Poor old Gilbert is getting restless. Despite the fact that there is more interest in wildlife than ever before, it seems that most of the so-called conservation organisations are losing interest in species. Instead they prefer to babble on about landscape scale conservation and ecosystem services (whatever they are). Could this be because most of their staff don't have any knowledge about species if they don't have four legs?
This is my attempt to encourage an interest in good old-fashioned natural history.

Thursday, 6 June 2013

Close encounters

Been too busy to post anything this week so two catch-up posts, the first covering avian things and the second (probably tomorrow) covering everything else.

Since the beginning of the month the Wood Warblers have continued to be quiet, elusive and very hard to pin down. I have found a few new nests: 'Goshawk wood nest' had six eggs when found on 1st. The male is a colour ringed bird which bred at Whitemoor (a few km away) last year. 'Wet ditch nest' found on 29th May with 5 eggs had six when checked on 2nd so she was still laying when I found it. The fact that she has 6 eggs shows that this is a first attempt, not a repeat after previous failure, so birds are still arriving. All the other nests checked were ok. This is looking very much like 2011 when predation was almost non-existent at the egg stage, rather than 2012 when they were being hammered from day one.

On 4th I checked on the Whitethroats nest found during the BTO course. It had been predated. Later I found a Chiffchaff nest with ringable young but there were just 3 of them - half what there should be. The next day I checked some other nests from the BTO course and it was rather a tale of woe. The Dunnocks were ok with 3 young ringed but the Chaffinch with eggs had been predated and the Linnet had one dead nestling, the rest presumably predated. Surprisingly, the ridiculously exposed Chiffchaff nest was ok and 4 young were ringed. The vegetation is now growing up around the nest, helping to conceal it so hopefully they will be ok.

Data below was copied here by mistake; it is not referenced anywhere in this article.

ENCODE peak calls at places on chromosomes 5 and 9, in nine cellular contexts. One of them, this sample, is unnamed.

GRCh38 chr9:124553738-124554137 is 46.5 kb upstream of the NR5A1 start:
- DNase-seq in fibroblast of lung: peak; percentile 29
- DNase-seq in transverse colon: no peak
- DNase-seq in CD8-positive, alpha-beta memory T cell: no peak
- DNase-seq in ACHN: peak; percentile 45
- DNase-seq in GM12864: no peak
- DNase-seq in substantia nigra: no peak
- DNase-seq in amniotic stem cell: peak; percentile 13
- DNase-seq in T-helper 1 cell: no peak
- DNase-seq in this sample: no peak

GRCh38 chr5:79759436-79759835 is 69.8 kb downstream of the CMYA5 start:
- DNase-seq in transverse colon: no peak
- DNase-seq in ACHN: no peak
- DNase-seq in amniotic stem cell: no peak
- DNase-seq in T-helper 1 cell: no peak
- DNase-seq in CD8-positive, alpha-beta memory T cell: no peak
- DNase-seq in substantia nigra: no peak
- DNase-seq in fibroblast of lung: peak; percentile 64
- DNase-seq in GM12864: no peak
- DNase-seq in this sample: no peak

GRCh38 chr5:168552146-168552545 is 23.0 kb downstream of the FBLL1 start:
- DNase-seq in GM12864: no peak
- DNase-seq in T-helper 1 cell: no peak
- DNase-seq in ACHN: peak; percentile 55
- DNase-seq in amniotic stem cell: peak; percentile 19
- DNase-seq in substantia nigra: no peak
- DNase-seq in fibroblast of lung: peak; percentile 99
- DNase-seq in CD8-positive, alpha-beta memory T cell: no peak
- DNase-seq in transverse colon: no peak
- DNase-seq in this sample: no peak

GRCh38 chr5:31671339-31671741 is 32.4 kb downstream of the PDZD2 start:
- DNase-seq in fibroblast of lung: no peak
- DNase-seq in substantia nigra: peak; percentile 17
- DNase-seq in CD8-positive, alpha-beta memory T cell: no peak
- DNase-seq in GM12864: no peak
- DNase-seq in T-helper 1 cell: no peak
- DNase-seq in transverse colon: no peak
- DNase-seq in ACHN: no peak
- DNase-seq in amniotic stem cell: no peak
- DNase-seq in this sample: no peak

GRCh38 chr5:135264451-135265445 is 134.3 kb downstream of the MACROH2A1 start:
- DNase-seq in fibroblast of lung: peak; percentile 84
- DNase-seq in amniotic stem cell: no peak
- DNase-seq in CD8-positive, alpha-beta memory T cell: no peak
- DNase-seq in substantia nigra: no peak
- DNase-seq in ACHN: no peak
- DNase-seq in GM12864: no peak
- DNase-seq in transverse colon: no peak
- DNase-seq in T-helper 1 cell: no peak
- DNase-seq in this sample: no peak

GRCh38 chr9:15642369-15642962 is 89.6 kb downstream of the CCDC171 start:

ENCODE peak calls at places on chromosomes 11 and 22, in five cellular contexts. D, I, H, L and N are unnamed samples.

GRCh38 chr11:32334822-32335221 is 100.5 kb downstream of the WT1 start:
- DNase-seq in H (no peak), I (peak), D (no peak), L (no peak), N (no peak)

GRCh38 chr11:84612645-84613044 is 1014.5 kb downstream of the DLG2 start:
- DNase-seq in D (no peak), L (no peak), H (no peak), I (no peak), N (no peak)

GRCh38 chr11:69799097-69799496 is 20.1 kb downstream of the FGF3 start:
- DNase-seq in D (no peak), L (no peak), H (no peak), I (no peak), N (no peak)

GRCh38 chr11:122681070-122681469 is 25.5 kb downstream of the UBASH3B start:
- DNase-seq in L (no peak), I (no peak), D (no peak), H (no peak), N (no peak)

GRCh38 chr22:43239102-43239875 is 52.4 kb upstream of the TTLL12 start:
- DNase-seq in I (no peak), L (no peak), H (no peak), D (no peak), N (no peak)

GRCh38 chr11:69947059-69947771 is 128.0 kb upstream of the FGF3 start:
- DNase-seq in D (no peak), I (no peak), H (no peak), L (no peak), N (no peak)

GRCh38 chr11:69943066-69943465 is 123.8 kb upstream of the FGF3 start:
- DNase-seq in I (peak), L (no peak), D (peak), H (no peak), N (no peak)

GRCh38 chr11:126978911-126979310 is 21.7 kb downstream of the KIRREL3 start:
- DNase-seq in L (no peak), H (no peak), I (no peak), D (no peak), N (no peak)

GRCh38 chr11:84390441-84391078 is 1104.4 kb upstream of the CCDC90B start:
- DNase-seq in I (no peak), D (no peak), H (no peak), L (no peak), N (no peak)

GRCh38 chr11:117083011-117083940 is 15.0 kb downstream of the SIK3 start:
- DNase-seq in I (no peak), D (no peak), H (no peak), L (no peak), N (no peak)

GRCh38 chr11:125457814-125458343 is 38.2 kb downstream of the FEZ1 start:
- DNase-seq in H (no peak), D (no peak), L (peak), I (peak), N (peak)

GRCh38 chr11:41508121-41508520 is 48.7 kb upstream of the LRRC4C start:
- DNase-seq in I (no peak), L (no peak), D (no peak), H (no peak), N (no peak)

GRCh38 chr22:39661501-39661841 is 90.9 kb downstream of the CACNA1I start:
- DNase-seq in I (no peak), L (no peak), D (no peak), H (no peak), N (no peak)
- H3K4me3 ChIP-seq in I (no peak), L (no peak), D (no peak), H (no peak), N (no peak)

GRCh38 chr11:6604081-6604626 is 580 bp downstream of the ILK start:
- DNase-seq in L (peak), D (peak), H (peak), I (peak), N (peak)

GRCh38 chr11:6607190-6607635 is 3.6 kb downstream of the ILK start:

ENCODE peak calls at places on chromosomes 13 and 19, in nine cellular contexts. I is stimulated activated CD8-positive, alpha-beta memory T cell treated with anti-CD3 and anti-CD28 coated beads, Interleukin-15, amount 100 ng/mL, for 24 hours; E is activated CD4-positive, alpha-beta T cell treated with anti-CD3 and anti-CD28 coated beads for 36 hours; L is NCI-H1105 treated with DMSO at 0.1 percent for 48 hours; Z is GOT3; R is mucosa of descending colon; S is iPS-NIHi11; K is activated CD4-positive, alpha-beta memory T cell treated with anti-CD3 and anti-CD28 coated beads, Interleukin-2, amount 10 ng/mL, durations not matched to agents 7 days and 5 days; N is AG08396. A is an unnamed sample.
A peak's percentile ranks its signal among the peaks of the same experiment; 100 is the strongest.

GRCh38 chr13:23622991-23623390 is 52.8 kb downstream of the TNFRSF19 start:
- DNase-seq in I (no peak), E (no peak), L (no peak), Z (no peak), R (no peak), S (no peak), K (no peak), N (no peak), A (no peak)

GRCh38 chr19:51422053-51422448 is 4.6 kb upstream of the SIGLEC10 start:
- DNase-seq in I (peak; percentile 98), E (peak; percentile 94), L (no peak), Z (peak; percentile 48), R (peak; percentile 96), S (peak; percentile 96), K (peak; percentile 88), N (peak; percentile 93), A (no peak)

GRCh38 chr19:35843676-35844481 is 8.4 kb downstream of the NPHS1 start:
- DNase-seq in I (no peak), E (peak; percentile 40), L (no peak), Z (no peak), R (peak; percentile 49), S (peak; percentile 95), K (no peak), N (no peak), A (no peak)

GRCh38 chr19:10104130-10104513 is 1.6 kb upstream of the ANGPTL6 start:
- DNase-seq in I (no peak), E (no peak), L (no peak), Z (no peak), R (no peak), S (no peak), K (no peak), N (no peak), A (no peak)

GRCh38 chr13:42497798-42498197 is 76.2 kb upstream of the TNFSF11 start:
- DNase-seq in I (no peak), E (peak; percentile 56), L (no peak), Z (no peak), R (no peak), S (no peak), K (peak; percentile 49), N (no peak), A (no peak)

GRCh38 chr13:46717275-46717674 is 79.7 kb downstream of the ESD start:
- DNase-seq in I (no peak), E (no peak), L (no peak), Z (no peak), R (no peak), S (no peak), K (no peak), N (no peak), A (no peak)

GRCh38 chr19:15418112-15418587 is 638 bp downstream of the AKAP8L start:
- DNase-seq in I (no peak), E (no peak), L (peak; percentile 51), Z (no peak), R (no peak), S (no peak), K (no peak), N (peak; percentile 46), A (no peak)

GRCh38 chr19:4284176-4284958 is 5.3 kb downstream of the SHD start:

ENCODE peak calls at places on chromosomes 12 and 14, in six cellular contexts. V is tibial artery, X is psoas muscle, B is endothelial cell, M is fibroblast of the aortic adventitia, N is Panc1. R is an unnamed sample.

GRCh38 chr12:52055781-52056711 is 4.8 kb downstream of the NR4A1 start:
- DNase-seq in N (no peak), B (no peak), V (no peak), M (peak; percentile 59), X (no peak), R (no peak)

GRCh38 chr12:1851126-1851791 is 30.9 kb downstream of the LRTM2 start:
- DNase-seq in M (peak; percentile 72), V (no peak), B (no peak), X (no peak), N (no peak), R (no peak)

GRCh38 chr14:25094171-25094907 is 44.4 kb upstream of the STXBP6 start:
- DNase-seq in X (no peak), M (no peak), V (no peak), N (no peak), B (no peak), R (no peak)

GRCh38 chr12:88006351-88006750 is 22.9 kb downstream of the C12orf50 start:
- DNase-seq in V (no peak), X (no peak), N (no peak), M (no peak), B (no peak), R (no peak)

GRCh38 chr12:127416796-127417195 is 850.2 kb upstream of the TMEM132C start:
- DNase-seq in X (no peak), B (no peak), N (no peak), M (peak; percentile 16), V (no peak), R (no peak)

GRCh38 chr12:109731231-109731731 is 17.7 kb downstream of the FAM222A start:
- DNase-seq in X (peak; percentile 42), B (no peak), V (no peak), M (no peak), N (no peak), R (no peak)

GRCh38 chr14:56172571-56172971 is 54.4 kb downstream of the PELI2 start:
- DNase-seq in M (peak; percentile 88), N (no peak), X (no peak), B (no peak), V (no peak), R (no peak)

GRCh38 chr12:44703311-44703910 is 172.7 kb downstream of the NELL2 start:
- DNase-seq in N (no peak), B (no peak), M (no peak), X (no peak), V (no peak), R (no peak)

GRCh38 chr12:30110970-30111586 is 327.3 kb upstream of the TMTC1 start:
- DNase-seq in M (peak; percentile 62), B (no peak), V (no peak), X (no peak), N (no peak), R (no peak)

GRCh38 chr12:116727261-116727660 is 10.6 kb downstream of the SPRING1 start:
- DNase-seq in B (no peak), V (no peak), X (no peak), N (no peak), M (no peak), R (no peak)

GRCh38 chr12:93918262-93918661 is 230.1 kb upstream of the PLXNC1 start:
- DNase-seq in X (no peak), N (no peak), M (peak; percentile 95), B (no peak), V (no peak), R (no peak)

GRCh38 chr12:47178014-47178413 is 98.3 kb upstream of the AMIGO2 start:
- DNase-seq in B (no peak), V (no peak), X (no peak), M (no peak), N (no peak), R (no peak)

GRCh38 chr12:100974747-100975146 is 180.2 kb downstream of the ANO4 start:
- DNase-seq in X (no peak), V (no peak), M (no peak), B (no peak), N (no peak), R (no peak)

Today I finally got back to the Forest to check on the Wood Warbler nests, change nest camera batteries, etc. Crossroads nest, Goshawk wood nest and Larch brash nest were all ok and still had eggs. Crossroads nest had had a close escape though, the nest camera showing a grass snake perilously close to the nest:

Ford nest has now hatched and has 5 young 1-2 days old. What happened to the 6th egg, I don't know. I suspect that these partial losses are due to mice but there is no camera on this nest so I'll never know for sure. Wagtail nest had 4 young just hatching and two eggs which will hopefully still hatch. I then found a new nest 'Bridge nest' which had 6 young about 2 days old. This was a pair that I saw early on in May but not since.

Sneaky nest had also hatched and had 5 young 2-3 days old. I spent a while watching what the adults were feeding to the young; 4 caterpillars, 3 craneflies, 1 moth, 1 unidentified adult insect and 2 unidentified items. As is normal at this age, the male was doing the majority of the provisioning. 

I went to check an area that I haven't looked at so far this year. No Wood Warblers but I found my first Redstarts nest of the year. It had 4 young about 8 days old and two infertile eggs (I do find that Redstarts seem to have a high proportion of infertile eggs).

It is often thought that female Redstarts are a bit dull but if the sun catches the tail in the right way, they can be stunning.

Gilbert's brother is visiting the site at the weekend so hopefully there will be some pictures that really do these birds justice!

I then went to check on Fir Twig Tent nest and these had also hatched, with 6 young about 2 days old. They had also had a close shave though:

This is surprising as there are very few squirrels in the Forest at the moment. The size of the young at this stage is shown below.

Finally I found a new nest (Log ditch nest). As I stepped into the ditch, the young hissed at me - always a sign that they are quite old and sure enough these were about 7 days old. Sadly there were only 2 young and 4 infertile eggs. The fact that this pair started a few days before the others makes me wonder if the poor weather at the time is the cause of the poor hatching rate - or perhaps I should spray the insects in the area with Viagra?

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